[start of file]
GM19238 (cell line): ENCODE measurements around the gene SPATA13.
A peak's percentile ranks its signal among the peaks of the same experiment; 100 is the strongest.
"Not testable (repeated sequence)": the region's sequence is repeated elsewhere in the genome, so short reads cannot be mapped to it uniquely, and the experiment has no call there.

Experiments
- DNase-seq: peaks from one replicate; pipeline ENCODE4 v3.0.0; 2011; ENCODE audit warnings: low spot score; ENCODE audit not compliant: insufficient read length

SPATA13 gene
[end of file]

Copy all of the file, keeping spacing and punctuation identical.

GM19238 (cell line): ENCODE measurements around the gene SPATA13.
A peak's percentile ranks its signal among the peaks of the same experiment; 100 is the strongest.
"Not testable (repeated sequence)": the region's sequence is repeated elsewhere in the genome, so short reads cannot be mapped to it uniquely, and the experiment has no call there.

Experiments
- DNase-seq: peaks from one replicate; pipeline ENCODE4 v3.0.0; 2011; ENCODE audit warnings: low spot score; ENCODE audit not compliant: insufficient read length

SPATA13 gene